Forty-five years from the shop floor to the boardroom teaches you one simple message – companies ebb and flow and have to face their mortality if they do not adapt to changing circumstances.
After a career driving changes in industrial gasses, parcels, welding, warehousing, distribution and waste, much the same can be said of entire supply chains – nothing is sacred. The unique attraction of the ‘waste’ sector – that compositions come and go but the music plays forever (due to the whole economy forming the backdrop to our activities) – can sometimes belie unwarranted complacency.
I was asked recently to provide an in-depth commentary to these shifting sands in a chapter of a forthcoming book. As I worked on my material I found the actual shifts in the past to be startling. In 1993 an internal Biffa evaluation suggested a sector turnover of £2.6bn split by activity area (see pie chart). At that time, the top six, comprising Biffa, Leigh, Shanks, Hales, UK Waste & Cleanaway, had a combined share of £500m or 19%.
In those days life was simple. Business was a linear process where route density for collections drove profits and the ownership of landfill space formed the path to riches. In fact, the top nine owned 50% of the landfill void which had planning and operating consents. By 2008-09 (when the economic crash came) the process had reached a zenith with over 50% of market turnover claimed by the top six.
Thereafter a weakness in that ‘trucks to landfill’ model was exposed as agile entrants to the industry, with new technologies and large warehouses, ravaged that market share under the umbrella protection of £80 a tonne taxes on those who relied on their landfill businesses. Incidentally, much the same happened to grocery hauliers in the 1980s who were supplanted by the supermarkets’ own vehicles which drove a warehousing revolution in food deliveries.
Landfill sites are generally inappropriate for siting the new technologies of the resource revolution on grounds of location and remediation requirements. On top of that, they are now a growing drag on balance sheets for those who continued investing in them after the introduction of the landfill tax in 1997.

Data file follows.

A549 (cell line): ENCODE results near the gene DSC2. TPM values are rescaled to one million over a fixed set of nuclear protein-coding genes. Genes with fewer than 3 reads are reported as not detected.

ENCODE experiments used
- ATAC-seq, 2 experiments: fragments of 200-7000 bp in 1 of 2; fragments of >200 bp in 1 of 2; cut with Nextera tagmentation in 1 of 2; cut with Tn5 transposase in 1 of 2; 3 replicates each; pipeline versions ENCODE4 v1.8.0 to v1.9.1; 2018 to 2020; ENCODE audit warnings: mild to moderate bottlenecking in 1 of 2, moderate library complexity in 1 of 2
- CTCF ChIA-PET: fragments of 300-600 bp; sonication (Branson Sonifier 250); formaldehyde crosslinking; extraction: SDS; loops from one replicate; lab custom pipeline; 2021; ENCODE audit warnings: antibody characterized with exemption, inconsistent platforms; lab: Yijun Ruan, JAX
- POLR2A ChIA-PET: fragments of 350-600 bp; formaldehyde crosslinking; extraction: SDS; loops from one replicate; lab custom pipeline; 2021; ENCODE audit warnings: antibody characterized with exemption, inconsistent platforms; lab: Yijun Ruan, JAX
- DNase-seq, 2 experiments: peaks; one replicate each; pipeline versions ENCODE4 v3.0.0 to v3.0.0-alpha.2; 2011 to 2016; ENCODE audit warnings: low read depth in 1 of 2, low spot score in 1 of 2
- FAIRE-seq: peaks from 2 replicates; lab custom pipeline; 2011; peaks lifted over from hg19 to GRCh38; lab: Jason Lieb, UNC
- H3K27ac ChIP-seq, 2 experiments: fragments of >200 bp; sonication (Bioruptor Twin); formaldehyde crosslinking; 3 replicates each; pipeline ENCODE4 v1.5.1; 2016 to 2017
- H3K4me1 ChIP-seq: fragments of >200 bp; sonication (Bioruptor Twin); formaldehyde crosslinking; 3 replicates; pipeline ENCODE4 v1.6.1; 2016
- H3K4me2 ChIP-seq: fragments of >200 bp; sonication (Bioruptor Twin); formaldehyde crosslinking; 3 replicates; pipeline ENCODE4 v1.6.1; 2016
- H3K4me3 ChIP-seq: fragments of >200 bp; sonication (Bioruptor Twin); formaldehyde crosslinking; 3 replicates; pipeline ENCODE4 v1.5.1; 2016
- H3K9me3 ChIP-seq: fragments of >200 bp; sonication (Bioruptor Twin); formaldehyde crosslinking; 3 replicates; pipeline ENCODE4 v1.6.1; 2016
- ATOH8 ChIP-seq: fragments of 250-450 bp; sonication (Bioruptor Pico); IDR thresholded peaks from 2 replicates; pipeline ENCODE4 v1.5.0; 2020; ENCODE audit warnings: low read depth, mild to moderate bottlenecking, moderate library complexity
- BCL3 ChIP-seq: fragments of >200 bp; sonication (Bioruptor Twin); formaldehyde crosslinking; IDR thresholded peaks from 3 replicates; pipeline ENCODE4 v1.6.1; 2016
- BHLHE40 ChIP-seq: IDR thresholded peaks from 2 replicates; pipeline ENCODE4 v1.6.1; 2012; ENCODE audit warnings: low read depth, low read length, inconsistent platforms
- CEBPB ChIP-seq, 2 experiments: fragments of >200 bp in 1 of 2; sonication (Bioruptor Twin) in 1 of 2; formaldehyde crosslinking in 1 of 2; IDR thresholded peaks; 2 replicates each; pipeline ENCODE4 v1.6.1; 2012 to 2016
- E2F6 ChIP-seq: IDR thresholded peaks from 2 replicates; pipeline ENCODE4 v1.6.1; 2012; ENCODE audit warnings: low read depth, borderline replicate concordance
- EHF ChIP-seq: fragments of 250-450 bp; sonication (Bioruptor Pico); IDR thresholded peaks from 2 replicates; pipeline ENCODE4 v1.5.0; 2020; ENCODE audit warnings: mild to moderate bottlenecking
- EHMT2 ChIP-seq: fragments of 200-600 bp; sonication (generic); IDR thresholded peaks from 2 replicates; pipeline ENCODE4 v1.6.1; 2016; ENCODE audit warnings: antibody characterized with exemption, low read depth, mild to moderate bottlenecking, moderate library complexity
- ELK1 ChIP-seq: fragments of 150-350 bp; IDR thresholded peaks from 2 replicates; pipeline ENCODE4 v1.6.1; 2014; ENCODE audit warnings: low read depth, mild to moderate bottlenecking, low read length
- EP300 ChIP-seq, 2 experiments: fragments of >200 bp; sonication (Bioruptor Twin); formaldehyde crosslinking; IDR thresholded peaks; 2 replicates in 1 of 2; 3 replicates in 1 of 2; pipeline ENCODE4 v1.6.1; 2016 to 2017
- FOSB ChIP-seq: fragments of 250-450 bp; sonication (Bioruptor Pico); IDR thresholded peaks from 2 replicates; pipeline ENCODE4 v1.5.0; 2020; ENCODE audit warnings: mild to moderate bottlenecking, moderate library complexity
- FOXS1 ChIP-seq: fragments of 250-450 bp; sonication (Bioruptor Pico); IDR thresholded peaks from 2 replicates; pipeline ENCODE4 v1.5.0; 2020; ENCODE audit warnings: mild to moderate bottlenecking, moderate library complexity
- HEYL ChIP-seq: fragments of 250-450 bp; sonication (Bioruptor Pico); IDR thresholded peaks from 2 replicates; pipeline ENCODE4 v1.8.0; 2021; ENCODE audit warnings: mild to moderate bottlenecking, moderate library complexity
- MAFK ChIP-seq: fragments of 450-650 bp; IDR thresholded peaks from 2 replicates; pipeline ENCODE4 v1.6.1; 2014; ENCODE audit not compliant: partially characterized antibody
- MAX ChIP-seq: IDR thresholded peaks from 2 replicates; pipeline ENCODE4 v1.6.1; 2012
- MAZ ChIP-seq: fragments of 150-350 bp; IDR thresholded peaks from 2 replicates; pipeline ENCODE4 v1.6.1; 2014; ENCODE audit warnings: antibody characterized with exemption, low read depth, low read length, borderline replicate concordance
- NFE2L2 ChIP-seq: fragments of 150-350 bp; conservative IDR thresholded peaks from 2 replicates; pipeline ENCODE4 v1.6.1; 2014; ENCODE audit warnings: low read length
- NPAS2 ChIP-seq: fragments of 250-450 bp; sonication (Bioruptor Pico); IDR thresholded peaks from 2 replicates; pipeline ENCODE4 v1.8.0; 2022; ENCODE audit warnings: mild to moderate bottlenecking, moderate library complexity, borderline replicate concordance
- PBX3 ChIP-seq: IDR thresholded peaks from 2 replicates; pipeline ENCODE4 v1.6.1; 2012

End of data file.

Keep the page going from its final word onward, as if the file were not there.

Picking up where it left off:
With the sector gross value added now topping £12bn, depending on where one draws the boundaries, the share of the top six – at £4.8bn – still seems pretty healthy. Until, that is, one strips out £1.8bn of landfill tax on the 20 million tonnes or so still (largely) passing through the hands of these inheritors of the burial exit route.
Taking that figure from the overall total shrinks the amount to 25% – half that of the heady days seven years ago when first recycling, then anaerobic digestion and, latterly, alternative fuels from (often) independently run MRFs began to erode the linear waste model. The scale of the upstarts’ success can be reflected in the list of those with high compound annual growth rate. Those businesses which are sub-£50m start-ups comprise around 10% of market, gross value added.
The future is likely to prove equally interesting in terms of two linked trends. The first is a growing interest from in-bound supply chain trade bodies. They are coming to fear loss of control over their end-life products as such products acquire value as tomorrow’s raw material feedstocks. Ownership by waste companies or those involved in energy fuel or logistics is a real concern to them.
The second is a fallout from the home deliveries market where Amazon (and other parcels network majors) could become the waste logistics collectors of the future (to maximise back-haul potential). These latter two groupings are already long-time partners in terms of the inbound supply chain so we should not expect to wait too long before they compare notes on how to close the loop. The market will be singing a very different tune when that happens.
Peter Jones is director of Ecolateral